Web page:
We have a lot of soul-searching to do about this issue. My concern is that the anti-growth contingent here will do everything it can to sell anti-ABAG goals to policy-makers, in what I believe is a very short sighted vision for what's possible commercially, and residentially (to coin a word) in our community.

We need to be looking for creative development solutions that bridge the straw man housing/revenue argument, ,and aggressively go after new, long-term, sustainable sources of revenue. More on that, later.


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Posted by Karen White
a resident of Duveneck/St. Francis
on Nov 20, 2007 at 12:03 pm

Building new housing in the numbers desired by the state housing lobby will only exacerbate Palo Alto's current infrastructure-housing imbalance. This was the subject of my guest opinion published on 9/6/07, at Web Link
Mike and I should possibly agree to disagree on the housing issue.

But to the original question: should the City use certificates of participation to fund a new public safety building -- and new/upgraded library facilities? Related: Should the Council rethink its current policy decision that new infrastructure must come from new sources of revenue?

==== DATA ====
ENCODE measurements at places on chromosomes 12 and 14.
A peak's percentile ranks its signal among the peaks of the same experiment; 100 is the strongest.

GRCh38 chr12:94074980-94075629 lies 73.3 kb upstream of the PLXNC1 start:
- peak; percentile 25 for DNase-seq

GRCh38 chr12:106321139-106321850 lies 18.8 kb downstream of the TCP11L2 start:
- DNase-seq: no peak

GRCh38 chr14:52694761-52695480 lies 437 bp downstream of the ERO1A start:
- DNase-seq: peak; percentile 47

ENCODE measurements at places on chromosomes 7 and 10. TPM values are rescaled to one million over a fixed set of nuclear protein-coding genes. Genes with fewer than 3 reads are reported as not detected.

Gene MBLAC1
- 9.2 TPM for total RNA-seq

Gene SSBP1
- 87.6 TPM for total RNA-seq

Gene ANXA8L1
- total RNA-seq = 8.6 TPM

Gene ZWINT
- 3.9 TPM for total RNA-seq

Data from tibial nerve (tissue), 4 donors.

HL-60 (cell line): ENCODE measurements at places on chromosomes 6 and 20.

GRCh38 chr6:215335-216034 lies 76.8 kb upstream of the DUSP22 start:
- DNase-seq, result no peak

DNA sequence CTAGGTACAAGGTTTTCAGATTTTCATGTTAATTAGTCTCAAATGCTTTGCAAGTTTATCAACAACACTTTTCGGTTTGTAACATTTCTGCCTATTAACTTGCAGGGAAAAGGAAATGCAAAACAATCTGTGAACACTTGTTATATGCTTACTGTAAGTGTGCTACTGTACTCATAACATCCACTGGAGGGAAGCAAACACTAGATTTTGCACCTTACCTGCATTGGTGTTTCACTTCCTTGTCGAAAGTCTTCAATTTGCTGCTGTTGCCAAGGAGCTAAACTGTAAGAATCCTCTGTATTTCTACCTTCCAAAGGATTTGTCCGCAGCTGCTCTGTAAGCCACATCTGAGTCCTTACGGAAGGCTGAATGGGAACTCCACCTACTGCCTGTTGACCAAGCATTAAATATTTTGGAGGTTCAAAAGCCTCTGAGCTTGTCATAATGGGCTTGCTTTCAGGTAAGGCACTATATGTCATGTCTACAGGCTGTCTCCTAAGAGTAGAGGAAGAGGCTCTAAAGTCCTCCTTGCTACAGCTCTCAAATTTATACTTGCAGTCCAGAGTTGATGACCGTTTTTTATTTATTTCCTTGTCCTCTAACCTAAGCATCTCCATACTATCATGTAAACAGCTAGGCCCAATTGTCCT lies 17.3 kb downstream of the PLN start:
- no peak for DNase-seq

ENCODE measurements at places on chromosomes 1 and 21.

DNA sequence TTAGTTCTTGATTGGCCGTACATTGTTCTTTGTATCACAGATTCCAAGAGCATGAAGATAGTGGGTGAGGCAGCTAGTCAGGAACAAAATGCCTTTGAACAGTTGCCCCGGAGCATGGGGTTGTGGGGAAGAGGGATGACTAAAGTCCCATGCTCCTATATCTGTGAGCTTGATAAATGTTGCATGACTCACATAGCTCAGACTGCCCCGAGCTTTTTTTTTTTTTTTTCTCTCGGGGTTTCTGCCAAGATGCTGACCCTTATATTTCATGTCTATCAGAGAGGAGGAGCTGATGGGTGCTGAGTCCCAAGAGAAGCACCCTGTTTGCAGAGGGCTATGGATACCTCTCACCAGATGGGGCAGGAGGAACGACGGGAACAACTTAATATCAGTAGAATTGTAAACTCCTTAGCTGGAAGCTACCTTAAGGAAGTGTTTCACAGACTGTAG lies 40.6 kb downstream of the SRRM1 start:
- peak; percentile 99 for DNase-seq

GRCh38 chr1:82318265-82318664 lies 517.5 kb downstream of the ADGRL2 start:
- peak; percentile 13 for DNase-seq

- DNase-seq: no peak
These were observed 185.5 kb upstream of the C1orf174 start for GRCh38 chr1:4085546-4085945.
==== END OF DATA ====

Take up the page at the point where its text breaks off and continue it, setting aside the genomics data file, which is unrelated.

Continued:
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Posted by Mike
a resident of College Terrace
on Nov 20, 2007 at 12:11 pm

"Should the Council rethink its current policy decision that new infrastructure must come from new sources of revenue?"

My question back is this: Does "new sources of revenue" include private equity participation, as per the certificates of participation discussed, prior" OR does that phrase apply to asking City Council to dip into deep reserves to fund infrastructure - or both?



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Posted by Gary